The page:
28 2. FOUR IMPORTANT LINEAR PDE

THEOREM 5 (Uniqueness). Let g ∈ C(∂U), f ∈ C(U). Then there exists

at most one solution u ∈

C2(U)

∩ C(

¯

U ) of the boundary-value problem

(17)

−Δu = f in U

u = g on ∂U.

Proof. If u and ˜ u both satisfy (17), apply Theorem 4 to the harmonic

functions w := ±(u − ˜). u

b. Regularity. Next we prove that if u ∈ C2 is harmonic, then necessarily

u ∈

C∞.

Thus harmonic functions are automatically inﬁnitely diﬀerentiable.

This sort of assertion is called a regularity theorem. The interesting point

is that the algebraic structure of Laplace’s equation Δu =

∑n

i=1

uxixi = 0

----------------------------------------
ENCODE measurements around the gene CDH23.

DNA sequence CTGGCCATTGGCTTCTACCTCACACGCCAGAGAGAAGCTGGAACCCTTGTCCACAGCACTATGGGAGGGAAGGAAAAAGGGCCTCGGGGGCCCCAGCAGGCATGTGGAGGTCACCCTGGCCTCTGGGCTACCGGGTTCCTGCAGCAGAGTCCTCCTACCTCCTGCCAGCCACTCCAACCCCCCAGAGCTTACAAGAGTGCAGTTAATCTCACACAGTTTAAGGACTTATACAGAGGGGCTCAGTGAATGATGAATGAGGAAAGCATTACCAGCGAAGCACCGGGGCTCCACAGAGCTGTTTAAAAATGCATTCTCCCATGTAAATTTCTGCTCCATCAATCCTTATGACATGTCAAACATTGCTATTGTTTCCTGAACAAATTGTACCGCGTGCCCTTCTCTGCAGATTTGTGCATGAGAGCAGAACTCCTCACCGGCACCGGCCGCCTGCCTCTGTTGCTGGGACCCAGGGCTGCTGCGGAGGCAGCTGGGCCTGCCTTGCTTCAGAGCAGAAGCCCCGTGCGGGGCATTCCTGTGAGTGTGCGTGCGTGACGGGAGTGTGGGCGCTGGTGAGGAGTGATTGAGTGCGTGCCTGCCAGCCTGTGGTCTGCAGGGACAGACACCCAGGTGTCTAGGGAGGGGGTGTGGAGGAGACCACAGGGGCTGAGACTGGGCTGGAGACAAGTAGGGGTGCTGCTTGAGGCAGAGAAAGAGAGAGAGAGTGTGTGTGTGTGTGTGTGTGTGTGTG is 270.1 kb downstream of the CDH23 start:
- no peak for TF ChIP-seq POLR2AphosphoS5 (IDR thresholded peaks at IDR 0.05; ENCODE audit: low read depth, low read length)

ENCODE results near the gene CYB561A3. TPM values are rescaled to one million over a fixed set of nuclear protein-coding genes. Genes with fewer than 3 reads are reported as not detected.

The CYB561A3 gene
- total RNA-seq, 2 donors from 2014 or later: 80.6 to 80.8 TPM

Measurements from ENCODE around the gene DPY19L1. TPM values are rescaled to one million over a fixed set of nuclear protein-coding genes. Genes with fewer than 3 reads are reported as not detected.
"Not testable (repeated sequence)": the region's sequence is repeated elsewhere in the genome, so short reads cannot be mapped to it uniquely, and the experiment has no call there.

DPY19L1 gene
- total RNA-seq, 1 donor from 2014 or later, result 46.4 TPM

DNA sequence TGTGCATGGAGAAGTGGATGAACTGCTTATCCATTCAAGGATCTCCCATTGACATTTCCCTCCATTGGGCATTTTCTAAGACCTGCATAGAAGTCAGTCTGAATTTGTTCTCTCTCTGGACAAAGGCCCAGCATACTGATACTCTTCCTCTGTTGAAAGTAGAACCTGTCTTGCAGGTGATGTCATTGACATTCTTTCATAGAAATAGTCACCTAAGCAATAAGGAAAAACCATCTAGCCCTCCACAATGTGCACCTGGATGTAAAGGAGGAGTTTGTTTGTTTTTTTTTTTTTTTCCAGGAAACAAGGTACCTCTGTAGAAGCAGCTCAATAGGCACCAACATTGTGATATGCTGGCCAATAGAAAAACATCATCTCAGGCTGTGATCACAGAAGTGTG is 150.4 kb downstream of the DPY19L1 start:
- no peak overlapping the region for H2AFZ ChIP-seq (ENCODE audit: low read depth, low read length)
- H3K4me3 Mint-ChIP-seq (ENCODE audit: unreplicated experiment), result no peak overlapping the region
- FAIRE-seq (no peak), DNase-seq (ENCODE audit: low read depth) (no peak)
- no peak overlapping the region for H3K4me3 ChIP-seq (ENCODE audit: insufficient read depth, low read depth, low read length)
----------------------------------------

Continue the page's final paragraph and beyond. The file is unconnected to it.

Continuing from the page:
leads to the analytic deduction that all the partial derivatives of u exist,

even those which do not appear in the PDE.

THEOREM 6 (Smoothness). If u ∈ C(U) satisﬁes the mean-value prop-

erty (16) for each ball B(x, r) ⊂ U, then

u ∈

C∞(U).

Note carefully that u may not be smooth, or even continuous, up to ∂U.

Proof. Let η be a standard molliﬁer, as described in §C.5, and recall that

η is a radial function. Set

uε

:= ηε ∗ u in Uε = {x ∈ U | dist(x, ∂U) ε}.

As shown in §C.5,

uε

∈

C∞(Uε).

We will prove u is smooth by demonstrating that in fact u ≡

uε

on Uε.

Indeed if x ∈ Uε, then

uε(x)

=

U

ηε(x − y)u(y) dy

=

1

εn

B(x,ε)

η

|x − y|

ε

u(y) dy

=

1

εn

ε

0

η

r

ε

∂B(x,r)

u dS dr

=

1

εn

u(x)

ε

0

η

r

ε

nα(n)rn−1dr

by (16)

= u(x)

B(0,ε)

ηε dy = u(x).

Thus

uε

≡ u in Uε, and so u ∈

C∞(Uε)

for each ε 0.